Here's a shot of Jeannine signing a copy of her book "Borrowed Names" for Grace...

... and one of Elaine, Jeannine, and Grace.

Before Jeannine's talk, there was about half an hour during which people could buy copies of a variety of Jeannine's books and get them signed, and while that was happening I got a chance to chat with Grace a little bit about the world of illustrating, something I hope to get back into, and she gave me several useful tips.

Jeannine gave a hour-long talk, which held everyone's attention (not an easy feat when dinner follows the talk and people are already hungry). The food afterwards was great, and we enjoyed talking to the teachers who sat at our table.

Following the talk, we packed up Jeannine's stuff and headed up to Portsmouth, one of our favorite towns. The following morning, we ate breakfast at Popovers (I mentioned this place in my blog last year), and I had a wonderful thing they described as a "breakfast quesadilla". Very yummy! Check it out...

I have more to write about but the sun is shining, it's almost one o'clock, and the temptation to get out on my bicycle is just too strong -- I must go! I'll be back later. -- PL


Okay, I'm back -- had a nice bicycle ride out to Hadley on the bike path, and stopped at Panera Bread for lunch after picking up a magazine or two at Barnes and Noble. It is SO nice to be able to get out on the bike again after this long, snowy winter.

So after breakfast in Portsmouth (and a hour or two for Jeannine to write while sipping coffee at Popovers), we checked out of our hotel and got on the road, first stopping at an historic site in Portsmouth that I'd remembered going to once, years ago, with Jeannine and/or Emily. It was called Fort Stark, and it is essentially an abandoned shore defense installation from  World War II. My slightly shaky memory of that single visit some twenty-five or more years ago included this detail -- that the site was on or at the end of a street the name of which had something to do with either things floral or things fruity. As it turned out, when I did some searching online the previous night, it was on Wild Rose Lane in New Castle, NH. (I love it when I come across evidence that my memory of certain things is not ALL that terrible.) The site was not open yet (I guess their season has yet to start) and the parking lot was closed, with ominous "No Parking!" signs all around the small lot outside the gate. So we just stayed a few minutes, allowing me to take some shots of one side of the site. Here's a small panoramic view:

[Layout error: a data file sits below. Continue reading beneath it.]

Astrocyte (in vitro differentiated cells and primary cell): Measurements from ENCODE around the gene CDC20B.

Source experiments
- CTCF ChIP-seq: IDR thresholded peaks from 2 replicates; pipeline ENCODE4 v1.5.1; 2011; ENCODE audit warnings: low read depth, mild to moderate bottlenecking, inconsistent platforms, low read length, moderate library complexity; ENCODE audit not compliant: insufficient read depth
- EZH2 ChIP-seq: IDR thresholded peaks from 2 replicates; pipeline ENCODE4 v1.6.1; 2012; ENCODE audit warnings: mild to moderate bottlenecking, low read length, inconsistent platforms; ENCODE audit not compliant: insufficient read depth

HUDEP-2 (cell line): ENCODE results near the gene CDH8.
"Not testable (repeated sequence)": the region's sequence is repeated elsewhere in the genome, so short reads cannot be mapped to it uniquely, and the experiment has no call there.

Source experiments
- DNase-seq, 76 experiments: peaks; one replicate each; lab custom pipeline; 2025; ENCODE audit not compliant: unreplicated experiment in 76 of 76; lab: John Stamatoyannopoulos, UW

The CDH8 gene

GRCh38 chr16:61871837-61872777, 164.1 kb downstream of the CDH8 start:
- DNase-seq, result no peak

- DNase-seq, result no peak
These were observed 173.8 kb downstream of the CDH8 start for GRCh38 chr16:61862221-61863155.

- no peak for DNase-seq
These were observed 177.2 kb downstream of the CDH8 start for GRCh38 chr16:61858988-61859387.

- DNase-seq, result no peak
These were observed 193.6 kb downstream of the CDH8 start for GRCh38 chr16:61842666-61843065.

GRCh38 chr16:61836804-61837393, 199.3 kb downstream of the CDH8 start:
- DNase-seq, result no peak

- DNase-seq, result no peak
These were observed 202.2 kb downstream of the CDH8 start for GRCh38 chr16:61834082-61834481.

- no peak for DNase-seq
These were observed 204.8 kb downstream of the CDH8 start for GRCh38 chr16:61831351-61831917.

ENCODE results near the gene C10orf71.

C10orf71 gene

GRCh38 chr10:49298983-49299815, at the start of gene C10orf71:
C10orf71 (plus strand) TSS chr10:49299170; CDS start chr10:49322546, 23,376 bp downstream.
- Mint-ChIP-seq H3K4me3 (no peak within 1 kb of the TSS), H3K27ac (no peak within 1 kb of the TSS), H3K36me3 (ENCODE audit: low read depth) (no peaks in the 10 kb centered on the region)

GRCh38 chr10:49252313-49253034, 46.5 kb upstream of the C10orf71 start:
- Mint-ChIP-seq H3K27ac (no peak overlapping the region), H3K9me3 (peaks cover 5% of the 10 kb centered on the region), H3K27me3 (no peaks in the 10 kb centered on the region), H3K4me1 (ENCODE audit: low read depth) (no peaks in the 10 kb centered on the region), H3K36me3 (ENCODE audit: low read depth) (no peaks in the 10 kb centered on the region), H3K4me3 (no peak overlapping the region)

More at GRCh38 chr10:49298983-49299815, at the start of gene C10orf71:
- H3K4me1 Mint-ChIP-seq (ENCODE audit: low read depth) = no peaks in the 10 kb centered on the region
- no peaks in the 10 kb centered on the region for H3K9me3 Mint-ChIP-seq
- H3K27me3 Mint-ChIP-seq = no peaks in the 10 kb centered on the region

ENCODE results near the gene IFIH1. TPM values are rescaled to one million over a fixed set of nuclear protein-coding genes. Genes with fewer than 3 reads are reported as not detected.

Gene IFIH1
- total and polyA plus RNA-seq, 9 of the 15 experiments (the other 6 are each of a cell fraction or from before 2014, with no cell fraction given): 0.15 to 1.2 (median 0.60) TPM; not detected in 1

I hope to get back there when the site is open, and roam around the grounds so I can take a lot more photos.

Jumping back in the car, we headed toward Maine. We decided to stop in Ogunquit and have lunch, and picked up some food at a store in the center of town. We found a vacant bench at the south end of the Marginal Way -- not very far, in fact, from "Johnny's Oarweed", a seafood restaurant where a young Kevin Eastman used to cook lobsters -- and ate our lunch, per Jeannine's wise suggestion, while watching (and listening to) beautiful waves crashing on the rocks in the cove. 

We continued to follow Route 1 up to Kennebunkport, arriving at the Inn about forty-five minutes later. The staff could not have been more friendly and gracious, and they showed us to our cottage, which was about a quarter of a mile from the Inn proper, and situated on the shores of the Kennebunk River. It was small, cozy, quiet and tidy, and we loved it. (Except for the Wi-Fi -- the signal was pretty weak inside the cottage, leading to a frustratingly sporadic connection. If i hadn't discovered that sitting outside on the front steps of the cottage provided [for whatever reason] a much stronger signal, we would have been virtually Internet-less. Horror!)

We did find Kennebooks (in fact, drove right by it on our way into Keenbunkport) and thought it was pretty cool. And even though it was Saint Patrick's day, and we thought we might have trouble finding a place to eat supper in town that evening, we ended up having some decent Mexican food at a joint named Pedro's, which the proprietor of Kennebooks had recommended.

The following day, we had AMAZING weather for March 18 -- sunny and 70 degrees! -- which made our excursion to check out Kennbunkport's beaches quite a pleasure. First we drove to Goose Rocks Beach, stopping along the way in Cape Porpoise to pick up some food at a deli called the Cape Porpoise Kitchen.

It was great food, but what we didn't count on was the brisk wind that kicked up when we settled down on the beach to eat -- blowing sand all over, which was fun to watch, but not so much fun when some of it got into our food. (It made me wonder -- and remark to Jeannine later -- if dentists in coastal areas see more damage to people's teeth from eating sand in this manner than their counterparts inland do.)

Here's a photo of the sand blowing across the beach, although a still image doesn't  really do justice to the sinuous undulations of these sand waves. They really were quite beautiful.

I spent some time taking photographs of some of the interesting textures in the beach sand -- I love looking at these things. Here are a few examples:

We walked to the north end of Goose Rocks Beach, then turned back. I saw this single clam shell on the beach, and liked the way it looked against the backdrop of the ocean, the sky and the sand: